If Perlstein is even partly correct, his article raises interesting questions about constitutional change. In the past decade or so, many scholars have embraced what is known as popular or democratic constitutionalism—various models of constitutional change that focus on how social movements influence and transform constitutional meaning. These models differ, but they all rest on a sophisticated understanding of the relationship between law and politics: between the constitutional visions that political activists and political leaders put forward and the constitutional change that judges, appointed by those leaders and attuned in various ways to social movement activism, then effectuate with their decisions.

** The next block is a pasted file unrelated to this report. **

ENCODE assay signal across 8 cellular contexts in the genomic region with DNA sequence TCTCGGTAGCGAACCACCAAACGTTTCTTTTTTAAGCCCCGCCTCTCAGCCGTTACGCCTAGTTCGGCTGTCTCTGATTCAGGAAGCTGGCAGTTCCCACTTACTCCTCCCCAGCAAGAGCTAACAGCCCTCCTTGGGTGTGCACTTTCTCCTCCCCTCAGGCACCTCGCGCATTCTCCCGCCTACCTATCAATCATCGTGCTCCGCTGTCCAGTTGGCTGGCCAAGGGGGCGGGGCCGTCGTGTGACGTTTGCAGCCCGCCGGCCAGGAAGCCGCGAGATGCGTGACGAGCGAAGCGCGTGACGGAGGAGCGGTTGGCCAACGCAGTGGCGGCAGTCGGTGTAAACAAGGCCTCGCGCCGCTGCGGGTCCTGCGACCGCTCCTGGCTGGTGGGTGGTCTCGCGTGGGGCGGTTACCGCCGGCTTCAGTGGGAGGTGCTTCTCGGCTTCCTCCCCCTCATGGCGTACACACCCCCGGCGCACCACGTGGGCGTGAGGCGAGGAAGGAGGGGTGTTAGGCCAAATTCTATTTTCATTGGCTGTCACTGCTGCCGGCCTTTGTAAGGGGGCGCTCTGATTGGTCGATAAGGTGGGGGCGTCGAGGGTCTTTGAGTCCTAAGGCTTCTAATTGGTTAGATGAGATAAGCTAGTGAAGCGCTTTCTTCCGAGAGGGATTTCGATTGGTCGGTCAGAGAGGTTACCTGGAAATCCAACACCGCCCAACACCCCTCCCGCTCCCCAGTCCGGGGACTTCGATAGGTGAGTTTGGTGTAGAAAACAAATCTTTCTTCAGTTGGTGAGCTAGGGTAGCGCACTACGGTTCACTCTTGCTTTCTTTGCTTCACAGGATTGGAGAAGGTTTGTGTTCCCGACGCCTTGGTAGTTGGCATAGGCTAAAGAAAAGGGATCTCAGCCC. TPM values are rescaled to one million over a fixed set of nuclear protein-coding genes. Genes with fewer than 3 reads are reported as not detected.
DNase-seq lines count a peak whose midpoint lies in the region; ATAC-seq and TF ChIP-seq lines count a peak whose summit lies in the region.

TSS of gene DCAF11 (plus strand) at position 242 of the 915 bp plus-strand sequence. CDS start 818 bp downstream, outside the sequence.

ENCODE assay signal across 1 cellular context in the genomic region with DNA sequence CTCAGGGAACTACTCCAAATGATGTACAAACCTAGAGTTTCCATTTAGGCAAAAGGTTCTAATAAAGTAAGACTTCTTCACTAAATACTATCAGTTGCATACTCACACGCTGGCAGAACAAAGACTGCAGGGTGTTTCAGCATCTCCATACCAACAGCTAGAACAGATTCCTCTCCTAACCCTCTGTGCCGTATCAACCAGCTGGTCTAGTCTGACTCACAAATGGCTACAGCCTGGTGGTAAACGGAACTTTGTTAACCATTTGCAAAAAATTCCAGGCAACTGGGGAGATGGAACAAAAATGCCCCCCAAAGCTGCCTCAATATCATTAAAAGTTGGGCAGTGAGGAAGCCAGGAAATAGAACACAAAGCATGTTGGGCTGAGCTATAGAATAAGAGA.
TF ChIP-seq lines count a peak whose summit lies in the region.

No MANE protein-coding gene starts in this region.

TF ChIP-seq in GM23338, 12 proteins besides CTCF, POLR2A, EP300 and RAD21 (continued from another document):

Perlstein’s article raises a number of important questions about how we should understand this law-and-politics relationship in the context of modern conservatism. If the conservative political movement that has dominated national politics since the late 1970s gained a significant part of its electoral power from the far right, what are the implications of this for how we ought to understand the constitutional politics this movement constructed? What does it mean for how we ought to understand the law-and-politics relationship itself? Academics are accustomed to the mode of conservatism on display in decisions like Milliken v. Bradley, Washington v. Davis, Parents Involved in Community Schools v. Seattle School District No. 1, and Shelby County v. Holder: the language is impassive, it embraces values like fairness, neutrality, and colorblindness; it is all about ending discrimination. Judges appointed by modern Republican leaders talk this way, and with some exceptions, those leaders talk this way as well. But what if those leaders—and by extension, those judges—got where they are in no small part through the support of the far right? Would that affect the meaning of what those leaders and judges do? Would that in any way influence our understanding of the nature of their decisions? Would it (or should it) alter the way we think about the constitutional change this movement has wrought? Regardless of whether historians ultimately embrace Perlstein’s thesis, his provocative article raises profound and unresolved questions about how we think about the nature of constitutional change.